Choosing a 4G antenna
It might seem obvious to some, but it's important to understand that your carrier's 4G network only provides high speed Internet. Your mobile phone or modem might display '4G' on the box or on its case, but this simply means that it can connect to the Internet via 4G in enabled areas. Please check your carrier's Coverage Map to determine whether you will be operating within their 4G coverage zone before going any further.
What type of antenna?
If you've read the previous section on 4G Equipment, you'll know that as of 2015 there are two new frequencies that must be considered - 700 MHz (Band 28) and 2600 MHz (Band 7).
As mentioned previously the 700 MHz is a long range, wide coverage network. The downside of this however is that the base station can still only fit the same number of subscribers, but now covers a significantly larger geographic area. What this means is that the expectation is that the 700 MHz will be a lower speed network due to the higher number of expected users, so to achieve the best speed possible we have to get tricky.
While the network configuration is already set with a band preference of 2600 first, 1800, and 700 MHz last, higher performance will be achieved by selecting an antenna that has a higher gain in the upper bands so that the modem may achieve a connection to these networks to provide a higher capacity connection.
To take advantage of these network features many of the below antennas operate across multiple bands, usually in the form of a high performance panel or LPDA. The downside of all multiband antennas is that to widen the operating bandwidth, antenna gain must be sacrificed, or, have a very large and heavy antenna. To retain practicality, our multiband antennas have a maximum gain of about 10 to 11 dBi. Larger, higher gain antennas are available, but restricted to commercial projects only due to their impracticality.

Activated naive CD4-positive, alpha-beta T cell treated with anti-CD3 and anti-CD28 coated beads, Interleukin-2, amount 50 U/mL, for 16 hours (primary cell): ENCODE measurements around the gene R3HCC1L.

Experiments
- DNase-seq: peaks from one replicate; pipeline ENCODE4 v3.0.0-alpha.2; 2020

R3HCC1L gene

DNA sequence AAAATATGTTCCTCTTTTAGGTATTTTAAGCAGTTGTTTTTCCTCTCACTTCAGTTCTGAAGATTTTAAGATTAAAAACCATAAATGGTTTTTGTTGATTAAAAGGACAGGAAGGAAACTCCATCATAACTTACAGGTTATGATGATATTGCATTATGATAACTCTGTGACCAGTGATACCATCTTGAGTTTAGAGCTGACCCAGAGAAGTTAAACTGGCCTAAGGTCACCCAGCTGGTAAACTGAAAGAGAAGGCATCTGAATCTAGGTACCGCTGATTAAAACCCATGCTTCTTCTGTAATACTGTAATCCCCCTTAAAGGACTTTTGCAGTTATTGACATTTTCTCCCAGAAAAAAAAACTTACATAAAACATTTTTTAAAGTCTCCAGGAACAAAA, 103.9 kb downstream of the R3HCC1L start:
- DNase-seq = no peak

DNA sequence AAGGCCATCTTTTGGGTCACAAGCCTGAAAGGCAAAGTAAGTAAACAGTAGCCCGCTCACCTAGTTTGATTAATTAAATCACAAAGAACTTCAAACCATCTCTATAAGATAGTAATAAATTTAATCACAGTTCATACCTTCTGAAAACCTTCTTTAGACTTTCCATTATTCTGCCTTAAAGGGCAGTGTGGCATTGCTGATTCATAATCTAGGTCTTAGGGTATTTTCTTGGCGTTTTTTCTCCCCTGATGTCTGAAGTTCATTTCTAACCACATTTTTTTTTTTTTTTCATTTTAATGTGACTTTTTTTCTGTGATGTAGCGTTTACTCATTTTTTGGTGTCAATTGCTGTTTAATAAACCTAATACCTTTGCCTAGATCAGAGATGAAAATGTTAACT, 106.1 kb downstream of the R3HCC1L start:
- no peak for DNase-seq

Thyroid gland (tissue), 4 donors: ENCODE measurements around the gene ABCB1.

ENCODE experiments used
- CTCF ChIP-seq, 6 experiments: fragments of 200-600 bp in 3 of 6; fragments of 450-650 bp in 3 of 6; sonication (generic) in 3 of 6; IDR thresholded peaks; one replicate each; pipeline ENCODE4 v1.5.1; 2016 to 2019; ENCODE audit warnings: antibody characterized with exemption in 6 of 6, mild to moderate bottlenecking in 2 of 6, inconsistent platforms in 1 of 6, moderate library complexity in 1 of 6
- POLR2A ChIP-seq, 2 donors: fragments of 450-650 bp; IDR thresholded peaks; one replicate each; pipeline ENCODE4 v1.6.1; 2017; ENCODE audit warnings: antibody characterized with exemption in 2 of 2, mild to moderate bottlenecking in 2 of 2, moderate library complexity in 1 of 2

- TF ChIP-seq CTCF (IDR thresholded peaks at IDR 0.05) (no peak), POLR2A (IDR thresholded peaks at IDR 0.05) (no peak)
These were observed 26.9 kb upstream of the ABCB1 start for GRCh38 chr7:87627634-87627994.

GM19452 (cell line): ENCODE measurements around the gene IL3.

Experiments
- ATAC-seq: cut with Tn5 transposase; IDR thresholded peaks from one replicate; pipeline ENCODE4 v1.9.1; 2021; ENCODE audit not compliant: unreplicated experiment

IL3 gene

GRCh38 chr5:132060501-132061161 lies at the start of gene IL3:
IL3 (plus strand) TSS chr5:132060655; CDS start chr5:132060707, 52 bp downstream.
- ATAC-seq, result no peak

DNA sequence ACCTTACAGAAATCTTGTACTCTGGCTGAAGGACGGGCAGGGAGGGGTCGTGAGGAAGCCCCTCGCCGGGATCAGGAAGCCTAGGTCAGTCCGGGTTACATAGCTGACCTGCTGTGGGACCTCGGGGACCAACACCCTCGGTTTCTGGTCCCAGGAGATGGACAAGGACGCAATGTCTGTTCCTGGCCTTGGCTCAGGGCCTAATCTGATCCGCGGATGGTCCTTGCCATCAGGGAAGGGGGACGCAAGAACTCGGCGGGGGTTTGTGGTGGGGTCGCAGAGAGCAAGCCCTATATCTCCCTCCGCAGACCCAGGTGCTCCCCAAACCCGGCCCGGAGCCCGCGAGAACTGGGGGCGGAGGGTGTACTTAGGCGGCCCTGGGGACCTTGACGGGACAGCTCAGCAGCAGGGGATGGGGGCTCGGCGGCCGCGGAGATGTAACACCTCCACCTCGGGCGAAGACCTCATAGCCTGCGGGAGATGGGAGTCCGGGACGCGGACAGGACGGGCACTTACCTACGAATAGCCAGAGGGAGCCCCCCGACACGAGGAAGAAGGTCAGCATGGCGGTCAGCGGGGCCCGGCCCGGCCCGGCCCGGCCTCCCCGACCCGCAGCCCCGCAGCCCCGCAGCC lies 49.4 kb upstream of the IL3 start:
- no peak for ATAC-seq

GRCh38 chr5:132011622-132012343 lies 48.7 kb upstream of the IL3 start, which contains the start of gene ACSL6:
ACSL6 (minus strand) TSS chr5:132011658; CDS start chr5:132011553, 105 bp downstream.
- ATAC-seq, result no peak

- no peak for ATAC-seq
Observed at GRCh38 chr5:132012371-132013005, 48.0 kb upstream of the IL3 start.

High Gain Antennas
Long range 4G connections are possible using high gain antennas. High antenna gain can only come at a cost of frequency bandwidth, meaning at ranges in excess of 20 km you will have to pick one frequency to operate on. Because not all 4G base stations will broadcast all 4G frequencies it's important to do the research and find out what frequency is being operated at the target base station before selecting an antenna. Because of the high degree of complexity Telco can take care of this for you by undertaking a Computer Modelling Survey. Otherwise you'll find a range of high gain dish, panel, and LPDA antennas under the Outdoor section below.
4G uses 2x2 SU-MIMO - meaning two antennas receive two independent data streams. What this means is that for applications requiring high speed data two external antennas must be used. This may consist of one antenna housing two independent radiators, or two completely separate antennas. 4G devices will operate perfectly fine with only one antenna, just at about a 50% reduction in download rate (upload speeds are unaffected).
A common misconception is that one antenna receives while the other transmits - this is most certainly not the case.